The United states is home to approximately 5.2 million Native American people according to 2010 census and Oregon has more than 70,000 of those. In Southern Oregon, Chinook, Coquille, Umpqua, Chetco, Tututni, Tolowa, Takelma, Klamath, Modoc, Northern Paiute, and Shoshone all call Southern Oregon their home. This weekend representatives from those tribes met in the McNeil gymnasium to celebrate their heritage.
Powwows are Native American celebrations that includes feasting, singing, and dancing. Thousands of powwows happen across the nation, and are considered a cornerstone of the Native American community. The Southern Oregon University Powwow has been held for the past 23 years and is a two day event put on by the Native American Student Union (NASU) that brings tribes from across the state together to share tradition.
The halls of the McNeil Pavilion were filled with stands selling traditional, and modern Native American wear, as well as crafts and food. The main event was held inside the gymnasium, and featured Native song and dance from each of the tribes. At 12:30 the Powwow began with a prayer spoken by a local elder. The message was about letting the creator into our hearts and minds, also letting him guide us through our life. The prayer was followed by an introduction of the veterans who were in attendance, and then a few tribe songs where it was encouraged that everyone dance.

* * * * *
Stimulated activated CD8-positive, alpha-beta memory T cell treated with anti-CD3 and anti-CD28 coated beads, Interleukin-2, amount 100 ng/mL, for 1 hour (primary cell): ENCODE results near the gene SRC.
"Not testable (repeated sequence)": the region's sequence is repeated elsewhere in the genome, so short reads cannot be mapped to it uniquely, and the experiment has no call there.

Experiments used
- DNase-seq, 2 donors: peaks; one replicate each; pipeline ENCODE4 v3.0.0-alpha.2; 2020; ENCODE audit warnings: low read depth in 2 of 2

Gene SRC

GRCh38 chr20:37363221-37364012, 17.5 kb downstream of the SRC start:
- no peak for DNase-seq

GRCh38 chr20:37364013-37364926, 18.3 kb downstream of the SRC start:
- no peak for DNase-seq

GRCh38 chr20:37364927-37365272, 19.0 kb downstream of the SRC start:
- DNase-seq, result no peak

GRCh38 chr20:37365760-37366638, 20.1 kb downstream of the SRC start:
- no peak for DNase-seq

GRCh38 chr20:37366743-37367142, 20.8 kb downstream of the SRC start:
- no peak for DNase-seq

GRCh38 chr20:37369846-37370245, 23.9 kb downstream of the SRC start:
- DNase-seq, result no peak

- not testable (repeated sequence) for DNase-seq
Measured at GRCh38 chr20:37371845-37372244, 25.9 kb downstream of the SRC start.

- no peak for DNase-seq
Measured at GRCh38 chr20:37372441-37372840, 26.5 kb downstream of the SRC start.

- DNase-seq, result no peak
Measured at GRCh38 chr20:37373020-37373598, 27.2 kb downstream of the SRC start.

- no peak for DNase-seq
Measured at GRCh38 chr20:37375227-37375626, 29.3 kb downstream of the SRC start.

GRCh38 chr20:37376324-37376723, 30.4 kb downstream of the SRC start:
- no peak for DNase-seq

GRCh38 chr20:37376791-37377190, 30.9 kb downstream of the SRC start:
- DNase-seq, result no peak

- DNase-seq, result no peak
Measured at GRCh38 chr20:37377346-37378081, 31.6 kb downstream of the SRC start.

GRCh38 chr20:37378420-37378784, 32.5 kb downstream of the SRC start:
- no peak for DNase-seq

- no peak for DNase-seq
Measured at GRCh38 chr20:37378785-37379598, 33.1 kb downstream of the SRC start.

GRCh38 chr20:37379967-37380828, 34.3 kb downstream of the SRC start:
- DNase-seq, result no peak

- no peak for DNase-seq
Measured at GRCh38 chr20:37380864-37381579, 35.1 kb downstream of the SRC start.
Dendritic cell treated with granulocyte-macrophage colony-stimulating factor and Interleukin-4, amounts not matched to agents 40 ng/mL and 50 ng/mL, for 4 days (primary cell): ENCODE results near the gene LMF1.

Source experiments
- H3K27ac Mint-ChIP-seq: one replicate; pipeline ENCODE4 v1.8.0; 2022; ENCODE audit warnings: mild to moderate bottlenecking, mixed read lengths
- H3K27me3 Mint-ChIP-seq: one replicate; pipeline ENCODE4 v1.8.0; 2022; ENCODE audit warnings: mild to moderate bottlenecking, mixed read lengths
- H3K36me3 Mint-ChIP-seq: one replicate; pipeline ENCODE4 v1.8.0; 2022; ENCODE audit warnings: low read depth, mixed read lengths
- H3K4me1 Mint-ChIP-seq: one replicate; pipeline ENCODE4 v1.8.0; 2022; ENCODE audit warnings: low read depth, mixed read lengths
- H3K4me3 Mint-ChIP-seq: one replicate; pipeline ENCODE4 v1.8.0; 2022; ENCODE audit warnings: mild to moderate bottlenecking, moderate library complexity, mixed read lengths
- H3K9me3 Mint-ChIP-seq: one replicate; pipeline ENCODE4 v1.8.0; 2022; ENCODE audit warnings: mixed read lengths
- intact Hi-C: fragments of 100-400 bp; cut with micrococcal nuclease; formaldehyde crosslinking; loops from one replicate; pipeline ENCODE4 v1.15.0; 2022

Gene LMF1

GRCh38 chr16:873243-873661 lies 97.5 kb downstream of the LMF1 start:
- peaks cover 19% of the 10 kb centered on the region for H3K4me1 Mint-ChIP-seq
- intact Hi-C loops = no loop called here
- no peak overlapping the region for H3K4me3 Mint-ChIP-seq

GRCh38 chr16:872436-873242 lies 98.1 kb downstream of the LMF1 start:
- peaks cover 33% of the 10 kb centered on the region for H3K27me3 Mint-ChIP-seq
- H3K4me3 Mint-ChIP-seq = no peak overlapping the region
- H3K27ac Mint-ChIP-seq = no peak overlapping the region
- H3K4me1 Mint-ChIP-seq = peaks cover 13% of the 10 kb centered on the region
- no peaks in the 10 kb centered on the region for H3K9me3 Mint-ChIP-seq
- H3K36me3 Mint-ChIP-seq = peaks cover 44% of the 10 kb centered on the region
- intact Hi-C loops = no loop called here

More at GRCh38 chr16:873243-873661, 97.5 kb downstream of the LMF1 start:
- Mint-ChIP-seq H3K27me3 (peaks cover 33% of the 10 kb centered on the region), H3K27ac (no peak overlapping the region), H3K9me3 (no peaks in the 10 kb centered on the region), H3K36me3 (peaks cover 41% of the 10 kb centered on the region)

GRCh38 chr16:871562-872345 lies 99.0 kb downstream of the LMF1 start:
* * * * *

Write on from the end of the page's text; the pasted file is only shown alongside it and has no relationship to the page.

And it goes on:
Following the tribe dances was more individual based prepared dances. Participants in the dances took pride in their wear, one performer Vendella stated “the dances and the wear are about heritage, they bring us together.” The Powwow boasted over twenty performers from all age groups, and attracted a large crowd of both students as well as community members.
Spectator Jace Hinesley remarked, “It looked like there was quite a spectacle going on in the gym, so I checked it out. I’m really glad I did, I’m learning a lot and the dances are really entertaining.”
The Southern Oregon University Powwow is scheduled to happen again next year and the Native American Student Union wants it to grow in numbers. For any information about local Powwows the NASU can be reached at firstname.lastname@example.org.
*Feature image courtesy of Jordan Boyd at http://jbgraphicarts.weebly.com/